The CARES Act passed by Congress on March 27, 2020 is a monster of a bill at 895 pages long.  Law makers, lobbyists, lawyers, accountants, and media pundits will be examining, learning, reporting and debating all its provisions for the weeks and months to come.

This article is intended to focus in on relief for those with pension plans and IRAs. The following is an abbreviated list of the benefits in the CARES Act for these types of account holders, which will be discussed in greater detail below.

  1. Required Minimum Distributions (RMD) have been suspended for 2020.
  2. Planning Opportunities for IRA to Roth Conversion.
  3. Penalty Free Distributions of up to $100,000 from Retirement Plans.
  4. Temporary Increases in Plan Loan Limits.
  5. Delay in Plan Loan Repayments for One Year.

Contact us at (619) 696-0520 or fill out the form to the right for any questions you might have regarding these changes.

Required Minimum Distributions (RMDs) Have Been Suspended for 2020

If you are a Participant in defined contribution plan, such as a profit-sharing plan or 401(k) plan, or you own an IRA, neither you nor your beneficiaries will be required to take RMDs in 2020. 

The RMDs will start up again in 2021, but the untaken 2020 RMDs do not have to be made up.  No RMDs for 2020 are required from 403(b) plans and 457(b) plans sponsored by governmental entities either.  However, RMDs will still be required from defined benefit plans (traditional pension plans). 

The purpose of this provision is to avoid forcing individuals to sell stocks being held by the plans or IRAs at a low value in order to pay out an inflated RMD calculated on the account balance as it stood on December 31, 2019. 

Planning Opportunity for IRA to ROTH Conversion:

Individuals who do not need their RMDs should consider converting some of their traditional IRA to a Roth IRA as they will not be bringing their RMD into their taxable income.  Income is determined at the time of conversion.  An in-kind conversion from a traditional IRA to a Roth IRA of depressed stocks will give rise to a larger value Roth when the market turns around.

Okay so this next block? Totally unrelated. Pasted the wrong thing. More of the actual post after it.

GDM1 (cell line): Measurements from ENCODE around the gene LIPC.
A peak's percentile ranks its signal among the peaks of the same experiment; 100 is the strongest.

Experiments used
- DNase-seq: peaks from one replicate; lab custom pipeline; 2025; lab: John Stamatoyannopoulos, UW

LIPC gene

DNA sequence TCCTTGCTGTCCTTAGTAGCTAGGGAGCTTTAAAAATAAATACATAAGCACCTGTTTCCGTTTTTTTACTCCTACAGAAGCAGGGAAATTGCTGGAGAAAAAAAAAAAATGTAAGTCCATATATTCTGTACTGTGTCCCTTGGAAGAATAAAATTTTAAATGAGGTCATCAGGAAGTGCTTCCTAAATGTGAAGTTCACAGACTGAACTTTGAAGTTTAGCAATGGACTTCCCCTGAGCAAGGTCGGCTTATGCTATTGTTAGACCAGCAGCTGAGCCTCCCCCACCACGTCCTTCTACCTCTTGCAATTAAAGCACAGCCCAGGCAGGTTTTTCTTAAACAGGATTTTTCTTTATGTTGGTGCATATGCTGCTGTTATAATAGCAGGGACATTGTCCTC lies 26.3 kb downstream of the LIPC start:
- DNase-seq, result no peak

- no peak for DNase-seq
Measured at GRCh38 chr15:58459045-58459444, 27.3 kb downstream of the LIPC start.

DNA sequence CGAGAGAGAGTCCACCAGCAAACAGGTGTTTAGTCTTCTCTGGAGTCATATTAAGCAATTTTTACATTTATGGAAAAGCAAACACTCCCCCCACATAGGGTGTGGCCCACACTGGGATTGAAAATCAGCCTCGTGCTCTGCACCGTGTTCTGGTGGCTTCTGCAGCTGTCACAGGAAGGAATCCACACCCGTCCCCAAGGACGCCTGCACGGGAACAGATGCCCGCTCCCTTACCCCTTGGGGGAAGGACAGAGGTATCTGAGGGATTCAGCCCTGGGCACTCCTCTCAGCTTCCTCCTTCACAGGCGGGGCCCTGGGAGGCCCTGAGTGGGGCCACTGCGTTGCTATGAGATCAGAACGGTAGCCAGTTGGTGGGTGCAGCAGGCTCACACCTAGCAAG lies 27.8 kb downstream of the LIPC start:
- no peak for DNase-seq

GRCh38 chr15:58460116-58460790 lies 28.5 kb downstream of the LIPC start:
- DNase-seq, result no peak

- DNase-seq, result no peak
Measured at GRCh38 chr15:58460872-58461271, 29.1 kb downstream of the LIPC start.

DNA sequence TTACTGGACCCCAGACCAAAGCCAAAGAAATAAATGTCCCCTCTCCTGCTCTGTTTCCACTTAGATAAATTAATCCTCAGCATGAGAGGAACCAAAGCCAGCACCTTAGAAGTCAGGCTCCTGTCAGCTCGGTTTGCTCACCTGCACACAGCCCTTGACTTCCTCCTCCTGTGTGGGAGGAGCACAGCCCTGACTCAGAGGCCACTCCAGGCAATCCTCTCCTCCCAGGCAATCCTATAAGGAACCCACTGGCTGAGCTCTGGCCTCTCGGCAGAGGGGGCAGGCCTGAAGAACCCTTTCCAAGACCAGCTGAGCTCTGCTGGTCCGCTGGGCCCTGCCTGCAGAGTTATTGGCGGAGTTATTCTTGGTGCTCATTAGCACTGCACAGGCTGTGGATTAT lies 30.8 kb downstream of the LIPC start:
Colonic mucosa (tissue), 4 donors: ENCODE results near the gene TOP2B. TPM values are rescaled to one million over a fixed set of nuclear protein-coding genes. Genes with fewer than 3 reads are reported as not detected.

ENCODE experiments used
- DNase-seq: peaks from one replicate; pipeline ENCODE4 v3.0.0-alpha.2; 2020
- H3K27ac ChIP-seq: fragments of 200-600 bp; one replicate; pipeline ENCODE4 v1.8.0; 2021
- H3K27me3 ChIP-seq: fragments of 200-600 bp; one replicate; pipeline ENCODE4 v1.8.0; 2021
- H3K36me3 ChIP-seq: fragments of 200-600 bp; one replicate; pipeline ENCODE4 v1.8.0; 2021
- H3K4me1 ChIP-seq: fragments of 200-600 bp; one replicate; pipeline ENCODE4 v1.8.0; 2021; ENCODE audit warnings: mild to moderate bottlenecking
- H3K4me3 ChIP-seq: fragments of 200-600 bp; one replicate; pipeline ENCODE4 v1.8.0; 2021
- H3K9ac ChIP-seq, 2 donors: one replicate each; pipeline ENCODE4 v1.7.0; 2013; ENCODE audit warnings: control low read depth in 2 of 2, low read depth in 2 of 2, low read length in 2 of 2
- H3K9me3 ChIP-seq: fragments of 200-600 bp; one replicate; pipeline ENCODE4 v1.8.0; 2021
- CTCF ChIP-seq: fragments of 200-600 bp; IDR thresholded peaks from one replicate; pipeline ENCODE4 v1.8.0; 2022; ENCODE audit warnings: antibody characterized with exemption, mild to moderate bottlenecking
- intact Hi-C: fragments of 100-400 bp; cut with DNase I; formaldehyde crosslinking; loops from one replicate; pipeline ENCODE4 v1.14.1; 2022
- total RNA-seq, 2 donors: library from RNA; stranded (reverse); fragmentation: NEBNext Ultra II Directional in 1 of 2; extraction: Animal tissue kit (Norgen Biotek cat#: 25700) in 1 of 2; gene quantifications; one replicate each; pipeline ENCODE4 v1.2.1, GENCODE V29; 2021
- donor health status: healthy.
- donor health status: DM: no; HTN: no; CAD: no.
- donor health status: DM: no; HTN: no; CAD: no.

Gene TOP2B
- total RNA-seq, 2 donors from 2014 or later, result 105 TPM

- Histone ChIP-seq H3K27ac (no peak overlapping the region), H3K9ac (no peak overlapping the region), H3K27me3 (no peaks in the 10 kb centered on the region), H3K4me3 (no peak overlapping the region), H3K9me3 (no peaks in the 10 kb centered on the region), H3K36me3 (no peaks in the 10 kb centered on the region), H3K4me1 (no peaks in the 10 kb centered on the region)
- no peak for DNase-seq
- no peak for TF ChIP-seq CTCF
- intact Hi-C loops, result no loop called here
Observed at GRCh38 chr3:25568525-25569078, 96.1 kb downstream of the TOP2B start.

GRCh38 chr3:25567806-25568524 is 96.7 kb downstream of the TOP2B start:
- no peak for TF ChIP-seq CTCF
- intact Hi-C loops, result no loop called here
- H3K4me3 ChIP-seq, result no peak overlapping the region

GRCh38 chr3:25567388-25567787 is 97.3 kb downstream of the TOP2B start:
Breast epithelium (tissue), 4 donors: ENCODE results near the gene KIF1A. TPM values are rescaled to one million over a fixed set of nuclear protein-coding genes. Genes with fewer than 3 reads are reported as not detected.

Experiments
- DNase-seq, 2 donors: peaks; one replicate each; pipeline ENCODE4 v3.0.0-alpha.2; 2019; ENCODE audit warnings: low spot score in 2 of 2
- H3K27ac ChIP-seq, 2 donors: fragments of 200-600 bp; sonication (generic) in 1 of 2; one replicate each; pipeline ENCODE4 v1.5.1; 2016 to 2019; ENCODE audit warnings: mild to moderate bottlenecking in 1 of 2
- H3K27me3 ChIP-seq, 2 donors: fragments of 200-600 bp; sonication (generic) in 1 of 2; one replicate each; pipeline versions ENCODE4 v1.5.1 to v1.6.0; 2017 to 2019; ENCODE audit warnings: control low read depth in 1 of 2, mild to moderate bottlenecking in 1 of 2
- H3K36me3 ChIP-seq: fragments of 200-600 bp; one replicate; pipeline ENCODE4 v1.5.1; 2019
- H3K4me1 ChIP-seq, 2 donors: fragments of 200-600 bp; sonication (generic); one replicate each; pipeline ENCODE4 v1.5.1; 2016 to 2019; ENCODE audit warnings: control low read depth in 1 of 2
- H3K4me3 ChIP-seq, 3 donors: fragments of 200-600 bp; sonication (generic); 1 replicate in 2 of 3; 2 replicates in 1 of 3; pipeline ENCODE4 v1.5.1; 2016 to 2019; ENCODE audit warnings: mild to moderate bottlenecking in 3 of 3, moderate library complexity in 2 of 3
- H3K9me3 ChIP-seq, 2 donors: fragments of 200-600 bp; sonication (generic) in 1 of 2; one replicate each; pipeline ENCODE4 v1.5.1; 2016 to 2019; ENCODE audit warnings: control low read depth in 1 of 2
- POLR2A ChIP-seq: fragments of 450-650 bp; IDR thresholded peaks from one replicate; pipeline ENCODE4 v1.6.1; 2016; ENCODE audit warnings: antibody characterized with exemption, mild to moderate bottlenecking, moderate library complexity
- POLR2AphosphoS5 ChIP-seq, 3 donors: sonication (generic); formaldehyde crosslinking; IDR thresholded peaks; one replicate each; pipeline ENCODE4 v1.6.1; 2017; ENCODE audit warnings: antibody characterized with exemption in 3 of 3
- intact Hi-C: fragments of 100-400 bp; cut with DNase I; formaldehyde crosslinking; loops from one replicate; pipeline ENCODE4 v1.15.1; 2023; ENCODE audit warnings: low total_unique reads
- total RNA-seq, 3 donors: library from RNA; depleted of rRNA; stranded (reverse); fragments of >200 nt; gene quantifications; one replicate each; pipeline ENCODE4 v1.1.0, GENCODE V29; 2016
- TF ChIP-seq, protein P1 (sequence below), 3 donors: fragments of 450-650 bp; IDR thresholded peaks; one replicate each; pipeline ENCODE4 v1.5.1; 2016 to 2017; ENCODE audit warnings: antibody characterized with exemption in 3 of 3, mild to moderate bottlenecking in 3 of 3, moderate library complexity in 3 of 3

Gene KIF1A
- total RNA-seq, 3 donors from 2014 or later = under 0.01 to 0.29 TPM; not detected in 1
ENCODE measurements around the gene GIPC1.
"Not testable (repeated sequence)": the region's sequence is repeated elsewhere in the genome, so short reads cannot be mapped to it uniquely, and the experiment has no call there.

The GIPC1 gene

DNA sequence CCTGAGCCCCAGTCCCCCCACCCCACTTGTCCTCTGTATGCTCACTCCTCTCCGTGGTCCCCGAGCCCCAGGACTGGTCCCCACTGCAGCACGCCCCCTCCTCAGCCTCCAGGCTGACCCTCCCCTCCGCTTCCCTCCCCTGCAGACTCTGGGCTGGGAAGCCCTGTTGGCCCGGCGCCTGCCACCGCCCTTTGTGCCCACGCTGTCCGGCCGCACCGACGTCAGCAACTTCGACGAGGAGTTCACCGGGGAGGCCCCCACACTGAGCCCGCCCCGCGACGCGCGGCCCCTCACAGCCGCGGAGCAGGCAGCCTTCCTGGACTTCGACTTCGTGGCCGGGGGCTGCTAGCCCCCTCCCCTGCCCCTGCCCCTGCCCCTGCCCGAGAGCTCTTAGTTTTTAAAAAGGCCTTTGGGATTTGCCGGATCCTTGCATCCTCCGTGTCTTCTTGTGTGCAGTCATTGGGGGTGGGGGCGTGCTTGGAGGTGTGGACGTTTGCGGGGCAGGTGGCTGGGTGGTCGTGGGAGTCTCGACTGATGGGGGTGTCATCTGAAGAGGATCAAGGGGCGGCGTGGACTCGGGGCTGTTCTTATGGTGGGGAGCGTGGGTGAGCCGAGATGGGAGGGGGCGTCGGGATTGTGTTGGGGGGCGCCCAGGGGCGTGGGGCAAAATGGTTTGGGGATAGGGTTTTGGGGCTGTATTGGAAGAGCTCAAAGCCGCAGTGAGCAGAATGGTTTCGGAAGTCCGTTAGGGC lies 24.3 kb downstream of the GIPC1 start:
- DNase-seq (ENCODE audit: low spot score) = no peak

Roth IRAs are more advantageous than a regular IRA because once the Roth owner turns 59 ½ and the Roth IRA has been in existence for 5 years, all the funds coming out of the Roth, including income, come out tax free. 

Penalty Free Distribution of up to $100,000 from Retirement Plans:

Plan participants, including spouses and dependents, who have been diagnosed with COVID-19, or who have suffered financial consequences directly because of the coronavirus, can receive a distribution of up to $100,000 from their plan.  Qualifying distributions are exempt from the 10% early withdrawal penalty which generally applies to distributions taken before age 59 1/2.  Qualifying distributions can be repaid over 3 years, or if not repaid, can be taken into income over a 3-year period.  From a compliance standpoint, employer can rely upon self-certification by the participant that the conditions for eligibility of this distribution exist.  Meaning that if the employee says they meet the condition, the employer doesn’t have to investigate or verify.  If you are an employee in need of this relief, requesting it early and identifying your qualification as soon as possible will be helpful.